Rhiann sat on a maroon wing-backed chair inside Riverside Veterinary Clinic. Beside her lay Rae, the elderly beagle. In front of her, Colter’s silver-haired veterinarian, Dr. Henry Black, leaned back in a leather chair behind his walnut desk.
“I’m sorry about Rae, but with her age, diabetes, and the glaucoma’s progression, there isn’t much we can do at this stage,” he said, as he steepled his fingers.
Rhiann nodded. “I thought as much. I wish my grandmother’s friend had contacted me sooner. With her own eyesight dwindling, though, she most likely didn’t know how bad Rae’s condition had gotten.”
“That was very kind of you to take her dog.”
Rhiann smiled. “Grams wouldn’t have it any other way. Eleanor was a friend, and we felt it was the right thing to do when she had to move in with her daughter.” Rhiann stood and extended her hand. “Thank you, Dr. Black. I appreciate the opportunity to work with you, both personally and professionally.”
The veterinarian stood and shook her hand. “I look forward to our association, too. I’m sure we’ll be sending clients to one another.”
Rhiann looked at the napping beagle. “Come on, Rae. Time to pick up Jax from the groomer.”
As he walked her to the door, Dr. Black said, “I admire you for planning to establish a rescue here. With our ruralness, I often get in strays and sometimes even pets that owners cannot care for anymore. It will be nice to work with you to ensure these animals find new, loving homes.”
- Excerpt from Rescue Road - A Clean, Contemporary Romance
In my recently-released novel, Rescue Road, my primary female character, Rhiann, rescues dogs. Rae, the elderly beagle mentioned in the above book excerpt, has diabetes and glaucoma, two conditions that not only can go hand-in-hand, but are conditions that often affect aging pets. Arthritis and kidney disease are also common in elderly dogs and cats. As humans age, we also tend toward greater illnesses and afflictions. Yet, for some reason, many people dispose of their senior pets. Perhaps, as in my story, an elderly person goes to live where animals aren’t welcome or that elderly person passes away and no one in the family wants the pet that’s left behind. Whatever the reason, according to an article in Dogtime, "old dogs and cats have higher euthanasia rates or even live out their lives in a shelter kennel.”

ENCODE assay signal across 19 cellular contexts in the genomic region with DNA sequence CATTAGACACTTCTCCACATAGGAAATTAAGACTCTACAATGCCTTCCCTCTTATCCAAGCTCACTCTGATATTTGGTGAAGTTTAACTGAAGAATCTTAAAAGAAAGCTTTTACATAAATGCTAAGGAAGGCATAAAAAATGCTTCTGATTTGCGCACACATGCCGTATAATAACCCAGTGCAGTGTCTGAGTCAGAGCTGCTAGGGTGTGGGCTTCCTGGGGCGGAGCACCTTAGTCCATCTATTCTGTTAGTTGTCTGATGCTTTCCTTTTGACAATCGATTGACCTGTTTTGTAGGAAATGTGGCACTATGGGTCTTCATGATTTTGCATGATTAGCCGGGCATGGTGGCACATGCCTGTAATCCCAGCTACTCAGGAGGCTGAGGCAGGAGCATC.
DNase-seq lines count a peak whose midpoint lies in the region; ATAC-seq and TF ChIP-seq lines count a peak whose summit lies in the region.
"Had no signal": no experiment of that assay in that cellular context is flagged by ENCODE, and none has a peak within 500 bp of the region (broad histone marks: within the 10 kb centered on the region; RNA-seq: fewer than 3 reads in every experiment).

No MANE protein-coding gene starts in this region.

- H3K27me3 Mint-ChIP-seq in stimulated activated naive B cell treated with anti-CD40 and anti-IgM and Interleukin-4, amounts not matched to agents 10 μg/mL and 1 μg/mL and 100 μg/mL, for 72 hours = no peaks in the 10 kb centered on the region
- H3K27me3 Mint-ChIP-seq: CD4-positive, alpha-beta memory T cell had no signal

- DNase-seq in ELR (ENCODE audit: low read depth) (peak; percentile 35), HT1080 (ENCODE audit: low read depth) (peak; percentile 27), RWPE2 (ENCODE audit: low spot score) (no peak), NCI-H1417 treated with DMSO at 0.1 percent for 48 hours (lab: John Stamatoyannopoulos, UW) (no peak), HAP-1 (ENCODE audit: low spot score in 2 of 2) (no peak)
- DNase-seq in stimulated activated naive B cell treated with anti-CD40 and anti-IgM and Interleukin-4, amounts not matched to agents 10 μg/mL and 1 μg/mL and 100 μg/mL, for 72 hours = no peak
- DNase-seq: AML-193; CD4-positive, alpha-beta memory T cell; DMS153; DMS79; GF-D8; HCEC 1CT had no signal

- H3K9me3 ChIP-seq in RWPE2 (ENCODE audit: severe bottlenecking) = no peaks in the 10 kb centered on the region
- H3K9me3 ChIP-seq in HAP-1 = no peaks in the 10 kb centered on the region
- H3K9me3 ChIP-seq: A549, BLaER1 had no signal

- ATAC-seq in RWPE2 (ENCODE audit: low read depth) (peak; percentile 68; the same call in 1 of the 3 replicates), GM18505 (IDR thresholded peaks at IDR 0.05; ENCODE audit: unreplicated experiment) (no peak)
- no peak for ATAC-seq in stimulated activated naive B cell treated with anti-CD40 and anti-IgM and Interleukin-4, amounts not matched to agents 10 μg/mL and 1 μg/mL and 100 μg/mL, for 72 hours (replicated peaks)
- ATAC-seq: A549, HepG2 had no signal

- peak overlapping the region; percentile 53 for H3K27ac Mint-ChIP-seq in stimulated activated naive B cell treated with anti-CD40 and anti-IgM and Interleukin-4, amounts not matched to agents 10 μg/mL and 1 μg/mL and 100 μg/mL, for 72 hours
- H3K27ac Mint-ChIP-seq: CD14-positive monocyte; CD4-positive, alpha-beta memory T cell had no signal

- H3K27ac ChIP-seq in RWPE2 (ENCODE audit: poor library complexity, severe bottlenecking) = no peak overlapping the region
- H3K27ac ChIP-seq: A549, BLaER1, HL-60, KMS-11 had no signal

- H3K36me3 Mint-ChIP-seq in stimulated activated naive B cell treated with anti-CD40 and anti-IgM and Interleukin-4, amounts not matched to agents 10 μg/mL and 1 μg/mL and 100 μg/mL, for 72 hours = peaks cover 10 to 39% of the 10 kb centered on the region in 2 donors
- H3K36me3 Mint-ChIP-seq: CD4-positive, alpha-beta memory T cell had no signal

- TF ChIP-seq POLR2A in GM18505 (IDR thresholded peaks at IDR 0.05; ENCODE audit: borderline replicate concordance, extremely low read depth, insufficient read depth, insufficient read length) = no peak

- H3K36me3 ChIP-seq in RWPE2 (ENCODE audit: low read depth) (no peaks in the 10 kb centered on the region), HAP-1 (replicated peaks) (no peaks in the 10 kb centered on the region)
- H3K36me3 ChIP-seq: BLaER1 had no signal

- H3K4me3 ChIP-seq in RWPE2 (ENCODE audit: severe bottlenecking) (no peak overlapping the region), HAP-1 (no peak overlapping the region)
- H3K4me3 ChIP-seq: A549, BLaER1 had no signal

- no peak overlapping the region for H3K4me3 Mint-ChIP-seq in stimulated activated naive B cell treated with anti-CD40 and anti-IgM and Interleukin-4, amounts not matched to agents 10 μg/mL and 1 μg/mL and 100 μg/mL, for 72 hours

Even though older pets aren’t adopted as quickly as younger animals, there are several good reasons to do so. Below are five:
1. Older animals are likely already housebroken and senior dogs more likely to know basic obedience than younger canines.
2. Senior pets make great companions for senior and less active people. They are content to enjoy a leisurely walk around the neighborhood or yard (yes, even some cats are leash
3. They often make great therapy animals, both for the adopter and for certification, going into senior living residences, libraries, schools, and hospitals (yes, old pets can learn new tricks!)
4. Senior animals still have lots of love to give and are devoted to the person caring for them.
5. What you see is what you get. You already know the animal’s size and temperament when you adopt a senior dog or cat.
Find additional reasons to adopt an elderly dog or cat here:
November is Adopt-a-Senior-Pet Month. My household currently
consists oftwo eight-year-old dogs (older, but not yet quite
senior) and two 14-year-old cats. We adopted Jeremiah, our Shih Tzu
, two years ago and Sadie, our springer spaniel, we adopted less than two months ago. The cats, however, have been with us nearly all their lives; we adopted them at 10 weeks of age just over 14 years ago (they were born in August 2005 and we adopted them in October of that year). We love and adore each pet. They bring us companionship, laughter, and love and they help us exercise, socialize, and relax. I relish cuddle times with them, reading a book, watching TV, or simply
lying in bed. They give their devotion and are always happy to be near. There’s nothing like
coming home after work or errands and having the dogs greet me at the door with happy dances and tail wags and the cats meeting me in the bedroom as I change clothes purring and wanting attention.
Scientists, including medical officials at the Centers for Disease Control, say having a pet makes a person healthier, mentally and physically. If you’re considering adopting a pet, don’t overlook the older and senior animals. They will fill you with joy and give you undivided loyalty. We can all use more of that in our lives. My character, Rhiann, would agree.
Rescue Road is a clean, contemporary romance set in the beautiful state of Montana and is now available, in time for Adopt-a-Senior Pet Month. The book can be purchased
on Kindle, Nook, and Kobo as an e